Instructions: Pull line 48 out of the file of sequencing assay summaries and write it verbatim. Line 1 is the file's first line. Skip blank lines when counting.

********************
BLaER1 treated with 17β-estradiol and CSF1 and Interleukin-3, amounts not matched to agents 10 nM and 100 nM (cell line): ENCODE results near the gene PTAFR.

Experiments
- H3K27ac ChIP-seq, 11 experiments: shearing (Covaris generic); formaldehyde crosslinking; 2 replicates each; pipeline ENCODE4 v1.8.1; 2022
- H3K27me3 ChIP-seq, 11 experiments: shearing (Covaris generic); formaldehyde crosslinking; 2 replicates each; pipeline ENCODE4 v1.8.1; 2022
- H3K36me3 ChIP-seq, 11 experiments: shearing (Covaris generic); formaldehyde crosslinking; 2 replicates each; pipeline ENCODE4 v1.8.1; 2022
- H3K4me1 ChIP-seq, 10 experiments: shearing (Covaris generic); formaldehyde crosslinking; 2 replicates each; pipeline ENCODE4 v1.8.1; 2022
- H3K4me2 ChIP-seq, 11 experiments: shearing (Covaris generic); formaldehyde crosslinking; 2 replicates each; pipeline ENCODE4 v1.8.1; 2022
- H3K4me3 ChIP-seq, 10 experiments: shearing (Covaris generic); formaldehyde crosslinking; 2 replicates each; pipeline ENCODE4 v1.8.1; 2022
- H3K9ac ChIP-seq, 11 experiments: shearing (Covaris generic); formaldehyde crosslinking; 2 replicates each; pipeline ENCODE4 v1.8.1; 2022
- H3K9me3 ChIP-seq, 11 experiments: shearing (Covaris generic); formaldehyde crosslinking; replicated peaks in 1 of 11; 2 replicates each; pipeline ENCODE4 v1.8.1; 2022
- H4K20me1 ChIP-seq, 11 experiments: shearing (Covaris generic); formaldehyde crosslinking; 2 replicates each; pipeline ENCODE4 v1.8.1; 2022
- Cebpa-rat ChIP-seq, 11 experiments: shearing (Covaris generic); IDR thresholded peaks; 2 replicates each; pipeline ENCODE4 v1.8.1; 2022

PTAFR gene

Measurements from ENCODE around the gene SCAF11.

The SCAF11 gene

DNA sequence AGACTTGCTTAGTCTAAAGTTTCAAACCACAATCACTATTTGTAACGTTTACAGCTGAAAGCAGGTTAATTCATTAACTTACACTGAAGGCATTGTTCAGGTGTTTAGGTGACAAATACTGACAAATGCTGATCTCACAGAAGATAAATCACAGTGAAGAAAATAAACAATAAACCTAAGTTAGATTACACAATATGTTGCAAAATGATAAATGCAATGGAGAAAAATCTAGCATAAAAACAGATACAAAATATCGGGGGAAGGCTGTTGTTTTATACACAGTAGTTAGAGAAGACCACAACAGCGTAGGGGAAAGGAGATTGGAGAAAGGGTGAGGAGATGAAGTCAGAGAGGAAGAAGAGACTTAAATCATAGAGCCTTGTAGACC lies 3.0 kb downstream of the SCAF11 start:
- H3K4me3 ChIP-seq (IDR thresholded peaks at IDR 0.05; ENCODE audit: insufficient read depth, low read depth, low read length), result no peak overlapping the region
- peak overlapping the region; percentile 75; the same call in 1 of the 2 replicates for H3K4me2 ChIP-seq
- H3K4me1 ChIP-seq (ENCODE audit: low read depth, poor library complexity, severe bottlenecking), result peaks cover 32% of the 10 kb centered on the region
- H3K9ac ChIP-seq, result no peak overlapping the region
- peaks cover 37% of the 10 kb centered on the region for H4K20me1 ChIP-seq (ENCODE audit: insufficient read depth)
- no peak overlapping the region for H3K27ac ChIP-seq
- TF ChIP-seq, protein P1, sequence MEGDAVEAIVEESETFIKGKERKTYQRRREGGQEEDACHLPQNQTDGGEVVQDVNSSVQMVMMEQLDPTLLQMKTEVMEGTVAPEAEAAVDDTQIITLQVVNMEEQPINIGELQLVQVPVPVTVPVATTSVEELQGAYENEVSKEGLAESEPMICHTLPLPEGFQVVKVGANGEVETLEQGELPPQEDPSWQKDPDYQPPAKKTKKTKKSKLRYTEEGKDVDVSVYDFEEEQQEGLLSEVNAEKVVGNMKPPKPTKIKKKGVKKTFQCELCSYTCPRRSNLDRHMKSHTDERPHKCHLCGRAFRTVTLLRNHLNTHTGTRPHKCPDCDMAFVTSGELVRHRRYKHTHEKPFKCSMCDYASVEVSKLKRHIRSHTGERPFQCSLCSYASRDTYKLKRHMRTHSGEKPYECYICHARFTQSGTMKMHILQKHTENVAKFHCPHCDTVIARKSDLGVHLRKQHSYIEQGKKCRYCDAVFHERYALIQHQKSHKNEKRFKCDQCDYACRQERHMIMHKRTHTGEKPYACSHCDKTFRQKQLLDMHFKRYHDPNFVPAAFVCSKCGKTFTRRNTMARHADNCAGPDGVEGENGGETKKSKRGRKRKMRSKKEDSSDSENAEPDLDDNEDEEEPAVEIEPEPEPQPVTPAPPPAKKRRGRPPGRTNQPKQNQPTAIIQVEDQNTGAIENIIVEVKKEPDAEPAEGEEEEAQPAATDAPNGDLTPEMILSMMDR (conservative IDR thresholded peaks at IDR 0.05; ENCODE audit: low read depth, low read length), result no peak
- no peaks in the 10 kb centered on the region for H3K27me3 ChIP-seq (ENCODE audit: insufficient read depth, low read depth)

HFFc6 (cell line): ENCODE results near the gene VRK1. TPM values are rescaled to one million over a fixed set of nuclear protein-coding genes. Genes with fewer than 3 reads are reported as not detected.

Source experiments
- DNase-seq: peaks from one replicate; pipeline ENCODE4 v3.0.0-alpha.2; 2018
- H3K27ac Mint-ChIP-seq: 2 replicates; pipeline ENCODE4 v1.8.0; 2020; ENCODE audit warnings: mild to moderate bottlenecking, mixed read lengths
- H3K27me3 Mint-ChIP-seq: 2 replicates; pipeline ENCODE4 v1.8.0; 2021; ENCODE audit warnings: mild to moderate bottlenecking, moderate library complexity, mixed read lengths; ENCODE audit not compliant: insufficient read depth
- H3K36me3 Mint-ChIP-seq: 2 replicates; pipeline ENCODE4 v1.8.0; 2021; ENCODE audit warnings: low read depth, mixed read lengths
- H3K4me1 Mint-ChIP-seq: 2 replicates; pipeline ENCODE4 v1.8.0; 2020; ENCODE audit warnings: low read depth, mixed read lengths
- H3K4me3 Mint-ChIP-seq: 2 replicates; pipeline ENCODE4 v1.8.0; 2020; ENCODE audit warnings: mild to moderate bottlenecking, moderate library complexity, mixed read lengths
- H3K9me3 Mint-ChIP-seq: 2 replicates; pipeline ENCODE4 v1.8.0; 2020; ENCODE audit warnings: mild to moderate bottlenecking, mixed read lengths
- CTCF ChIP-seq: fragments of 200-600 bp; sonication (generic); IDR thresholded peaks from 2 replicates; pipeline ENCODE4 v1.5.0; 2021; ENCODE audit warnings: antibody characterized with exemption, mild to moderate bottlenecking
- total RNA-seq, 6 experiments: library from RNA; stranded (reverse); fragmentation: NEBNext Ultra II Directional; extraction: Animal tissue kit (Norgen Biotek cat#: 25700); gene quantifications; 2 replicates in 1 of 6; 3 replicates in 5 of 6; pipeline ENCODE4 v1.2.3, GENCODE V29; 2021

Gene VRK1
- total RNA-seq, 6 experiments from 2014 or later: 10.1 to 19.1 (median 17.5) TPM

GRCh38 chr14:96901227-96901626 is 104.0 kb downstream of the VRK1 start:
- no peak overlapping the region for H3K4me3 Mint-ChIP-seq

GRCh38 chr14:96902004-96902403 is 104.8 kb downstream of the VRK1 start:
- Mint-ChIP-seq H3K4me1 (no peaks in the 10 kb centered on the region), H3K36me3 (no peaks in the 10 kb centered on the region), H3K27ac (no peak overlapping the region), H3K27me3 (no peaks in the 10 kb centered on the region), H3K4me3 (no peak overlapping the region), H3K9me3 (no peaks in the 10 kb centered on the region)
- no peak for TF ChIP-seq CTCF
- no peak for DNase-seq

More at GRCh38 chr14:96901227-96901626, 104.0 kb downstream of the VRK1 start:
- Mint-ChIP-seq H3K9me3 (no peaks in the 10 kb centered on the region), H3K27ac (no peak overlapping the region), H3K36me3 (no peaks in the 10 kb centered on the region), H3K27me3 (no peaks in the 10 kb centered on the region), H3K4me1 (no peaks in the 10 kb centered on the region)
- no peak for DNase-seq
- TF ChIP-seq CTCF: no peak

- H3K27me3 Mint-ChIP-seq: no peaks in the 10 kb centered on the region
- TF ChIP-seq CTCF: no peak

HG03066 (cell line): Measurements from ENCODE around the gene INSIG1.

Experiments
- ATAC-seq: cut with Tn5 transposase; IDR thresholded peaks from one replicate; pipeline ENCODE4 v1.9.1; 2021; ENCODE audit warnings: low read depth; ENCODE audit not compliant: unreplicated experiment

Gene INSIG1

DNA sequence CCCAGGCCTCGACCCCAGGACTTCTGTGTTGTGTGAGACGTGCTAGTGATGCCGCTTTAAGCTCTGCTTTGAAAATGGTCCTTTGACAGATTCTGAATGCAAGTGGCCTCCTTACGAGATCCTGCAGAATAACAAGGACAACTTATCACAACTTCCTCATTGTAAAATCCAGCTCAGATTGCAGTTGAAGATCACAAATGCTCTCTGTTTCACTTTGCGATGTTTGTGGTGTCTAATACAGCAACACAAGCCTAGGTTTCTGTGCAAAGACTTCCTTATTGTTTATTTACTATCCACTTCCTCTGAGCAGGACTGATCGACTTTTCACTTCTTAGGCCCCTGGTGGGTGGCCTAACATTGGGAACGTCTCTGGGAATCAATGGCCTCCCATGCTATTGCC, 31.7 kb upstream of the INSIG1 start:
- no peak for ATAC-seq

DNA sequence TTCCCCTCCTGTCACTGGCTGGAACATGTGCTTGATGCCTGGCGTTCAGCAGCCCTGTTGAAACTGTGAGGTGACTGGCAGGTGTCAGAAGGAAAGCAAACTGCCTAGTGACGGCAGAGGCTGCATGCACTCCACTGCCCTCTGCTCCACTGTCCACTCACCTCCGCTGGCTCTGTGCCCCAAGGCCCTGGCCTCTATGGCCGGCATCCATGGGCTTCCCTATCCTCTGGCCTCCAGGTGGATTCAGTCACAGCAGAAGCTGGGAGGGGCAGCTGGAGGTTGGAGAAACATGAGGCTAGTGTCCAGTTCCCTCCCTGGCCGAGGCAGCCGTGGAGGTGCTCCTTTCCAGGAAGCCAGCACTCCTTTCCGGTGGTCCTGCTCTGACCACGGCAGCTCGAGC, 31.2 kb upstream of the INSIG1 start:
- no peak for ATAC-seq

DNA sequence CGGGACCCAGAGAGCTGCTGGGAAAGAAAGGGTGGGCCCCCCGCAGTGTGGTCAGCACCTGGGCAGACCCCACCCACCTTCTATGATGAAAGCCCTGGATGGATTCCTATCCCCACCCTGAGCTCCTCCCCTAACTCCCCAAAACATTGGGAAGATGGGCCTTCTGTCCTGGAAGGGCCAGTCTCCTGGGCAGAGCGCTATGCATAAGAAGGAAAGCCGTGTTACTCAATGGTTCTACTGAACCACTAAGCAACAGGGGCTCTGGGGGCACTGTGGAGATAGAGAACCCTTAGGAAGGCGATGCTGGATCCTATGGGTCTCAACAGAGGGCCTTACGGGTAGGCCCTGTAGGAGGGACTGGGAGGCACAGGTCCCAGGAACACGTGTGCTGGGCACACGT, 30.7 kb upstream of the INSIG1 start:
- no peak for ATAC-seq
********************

- H3K27me3 Mint-ChIP-seq: no peaks in the 10 kb centered on the region